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American Heart Month: Tips To Keep Your Ticker Strong

February 19th, 2013

hivelovesyouOn February 1st, the American Heart Association kicked off the month with National Wear Red Day to raise awareness about the number one killer of women in this country – heart disease.

Did you know that heart disease kills more women than all the cancers combined!? A lot of people think of heart disease as an “old man’s” disease, but that’s just not the case.

To help the AHA in its quest to fight heart disease, we put together a list of some simple steps you can take to keep your ticker strong and improve your overall heart health.

  1. Quit smoking and avoid second hand smoke. According to the AHA, smoking is one of the most preventable causes of premature death. The benefits of quitting smoking can be seen after just 20 minutes! If you want to live a long life—you can’t smoke. Period.
  2. Know these numbers. When it comes to your heart health, it’s really important to know the following numbers:
    • Cholesterol – You can be in peak physical condition but still have high cholesterol. That’s because in addition to diet causing high cholesterol, it can also be inherited. According to the Mayo Clinic, “It’s important to keep your cholesterol levels within healthy limits. If you have other risk factors for developing heart disease, you need to be even more careful — especially with your low-density lipoprotein (LDL), or “bad,” cholesterol level.” This is why it’s so important to find out and discuss your cholesterol levels with your doctor.
    • Blood Pressure – Blood pressure is determined by the amount of blood your heart pumps and the amount of resistance to blood flow in your arteries. Overall, the more blood your heart pumps and the narrower your arteries, the higher your blood pressure. Here is a chart of healthy ranges for blood pressure.
      mayoclinic_bloodpressure
    • Weight – People who are overweight or obese are at a greater risk for heart disease and other related illnesses. Your doctor will be able to tell you if your weight is under, normal, over or if you are in the obese range. Further, your doc can give you a better idea of how to lose weight and get back in a healthy range. To determine your body mass index or measure of body fat based on height and weight check a online BMI Calculator.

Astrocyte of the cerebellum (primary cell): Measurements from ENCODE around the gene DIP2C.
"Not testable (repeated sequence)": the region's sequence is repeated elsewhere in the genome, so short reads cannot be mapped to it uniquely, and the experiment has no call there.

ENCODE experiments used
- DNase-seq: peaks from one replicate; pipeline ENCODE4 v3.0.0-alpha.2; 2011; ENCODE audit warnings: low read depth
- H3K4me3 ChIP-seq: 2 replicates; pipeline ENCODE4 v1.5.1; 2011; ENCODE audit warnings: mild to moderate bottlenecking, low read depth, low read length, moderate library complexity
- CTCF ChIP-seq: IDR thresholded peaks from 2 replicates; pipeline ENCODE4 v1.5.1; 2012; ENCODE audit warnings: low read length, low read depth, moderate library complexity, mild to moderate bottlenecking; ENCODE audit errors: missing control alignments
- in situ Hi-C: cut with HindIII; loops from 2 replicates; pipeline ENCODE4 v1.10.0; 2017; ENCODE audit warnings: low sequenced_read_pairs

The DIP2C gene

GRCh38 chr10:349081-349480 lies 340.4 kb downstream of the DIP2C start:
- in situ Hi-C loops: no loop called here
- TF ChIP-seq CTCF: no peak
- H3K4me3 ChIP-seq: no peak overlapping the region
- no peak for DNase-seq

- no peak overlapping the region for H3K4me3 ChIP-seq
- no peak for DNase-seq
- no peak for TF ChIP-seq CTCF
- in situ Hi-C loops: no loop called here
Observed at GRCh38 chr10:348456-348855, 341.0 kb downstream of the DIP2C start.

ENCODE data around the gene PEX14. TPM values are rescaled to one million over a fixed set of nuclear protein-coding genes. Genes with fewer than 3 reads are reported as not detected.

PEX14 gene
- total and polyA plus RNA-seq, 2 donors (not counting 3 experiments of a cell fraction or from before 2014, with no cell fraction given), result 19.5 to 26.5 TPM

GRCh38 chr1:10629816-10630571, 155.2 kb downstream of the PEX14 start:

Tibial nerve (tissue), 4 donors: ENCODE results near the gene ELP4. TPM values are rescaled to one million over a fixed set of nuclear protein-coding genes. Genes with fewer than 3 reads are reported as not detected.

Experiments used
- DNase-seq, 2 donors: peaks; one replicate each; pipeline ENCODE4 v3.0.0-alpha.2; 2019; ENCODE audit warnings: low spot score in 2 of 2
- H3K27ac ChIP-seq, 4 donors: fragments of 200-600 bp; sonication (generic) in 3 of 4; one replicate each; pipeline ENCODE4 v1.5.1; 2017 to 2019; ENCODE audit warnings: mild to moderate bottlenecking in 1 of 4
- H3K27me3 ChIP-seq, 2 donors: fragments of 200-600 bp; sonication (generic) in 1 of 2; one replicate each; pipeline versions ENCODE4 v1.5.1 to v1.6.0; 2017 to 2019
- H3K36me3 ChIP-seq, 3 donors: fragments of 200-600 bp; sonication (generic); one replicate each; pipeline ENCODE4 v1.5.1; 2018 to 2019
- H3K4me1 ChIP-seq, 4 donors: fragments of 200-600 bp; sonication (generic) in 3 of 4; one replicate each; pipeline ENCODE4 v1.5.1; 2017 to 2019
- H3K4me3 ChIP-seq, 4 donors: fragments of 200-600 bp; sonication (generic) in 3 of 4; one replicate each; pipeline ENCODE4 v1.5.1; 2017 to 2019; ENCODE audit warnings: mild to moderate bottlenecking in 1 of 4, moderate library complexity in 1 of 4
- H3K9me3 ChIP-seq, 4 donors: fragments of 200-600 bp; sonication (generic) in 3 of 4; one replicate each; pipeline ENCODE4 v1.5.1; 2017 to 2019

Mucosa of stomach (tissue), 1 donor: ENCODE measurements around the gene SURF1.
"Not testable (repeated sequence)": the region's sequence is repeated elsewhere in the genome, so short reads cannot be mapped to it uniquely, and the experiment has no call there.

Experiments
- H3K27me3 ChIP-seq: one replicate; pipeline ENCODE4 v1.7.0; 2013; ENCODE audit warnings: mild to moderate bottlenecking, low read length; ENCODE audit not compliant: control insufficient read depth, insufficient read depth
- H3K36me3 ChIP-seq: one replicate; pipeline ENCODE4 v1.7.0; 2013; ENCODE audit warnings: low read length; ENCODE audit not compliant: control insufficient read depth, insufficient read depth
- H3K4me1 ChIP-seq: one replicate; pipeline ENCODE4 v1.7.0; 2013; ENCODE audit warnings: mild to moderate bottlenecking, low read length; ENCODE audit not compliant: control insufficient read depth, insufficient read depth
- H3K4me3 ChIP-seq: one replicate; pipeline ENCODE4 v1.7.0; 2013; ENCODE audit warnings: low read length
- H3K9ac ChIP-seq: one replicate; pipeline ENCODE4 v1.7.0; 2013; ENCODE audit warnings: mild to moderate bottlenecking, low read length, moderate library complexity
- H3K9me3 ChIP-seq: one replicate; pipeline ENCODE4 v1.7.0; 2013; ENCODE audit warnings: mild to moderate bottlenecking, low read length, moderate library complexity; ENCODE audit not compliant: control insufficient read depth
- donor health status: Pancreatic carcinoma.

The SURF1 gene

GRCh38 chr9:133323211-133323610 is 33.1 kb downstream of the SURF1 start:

3. Watch your salt intake. According to the Heart Association, 97 percent of Americans are getting more than twice the amount they should be getting, and our average daily intake of more than 3,400 mg contributes to cardiovascular disease, stroke, kidney stones, asthma, osteoporosis and gastric cancer. Avoid processed foods. Take the salt shaker off the table. And fill your diet with whole fruits, vegetables, grains and lean proteins.
  4. Get physical. In your life, your heart will do more work than any muscle in your body. So it goes without saying that exercise is so important. In general, aim to get about 30 minutes of moderate exercise in each day. Your body needs strength training and cardiovascular exercise. Don’t know where to start? Our coaching staff can recommend an exercise regimen that can fit your lifestyle. Think exercise is boring? Try something new like spinning, Barre class, yoga, Gravity or TRX. Group classes are a great way to shake things up.

A healthy heart starts with a healthy lifestyle. At Hive Lifespan, we have a knowledgeable staff of trainers and nutritionists who can work with you to meet your unique health, wellness and fitness goals. A small step each day can result in a healthy and long life.


This article is intended for general informational purposes only and does not address individual circumstances. It is not a substitute for professional medical advice, diagnosis or treatment and should not be relied on to make decisions about your health.


Sources used to write this article:
7 Resolutions to Improve Heart Health in 2013
Cholesterol levels: What numbers should you aim for?
Healthy Blood Pressure

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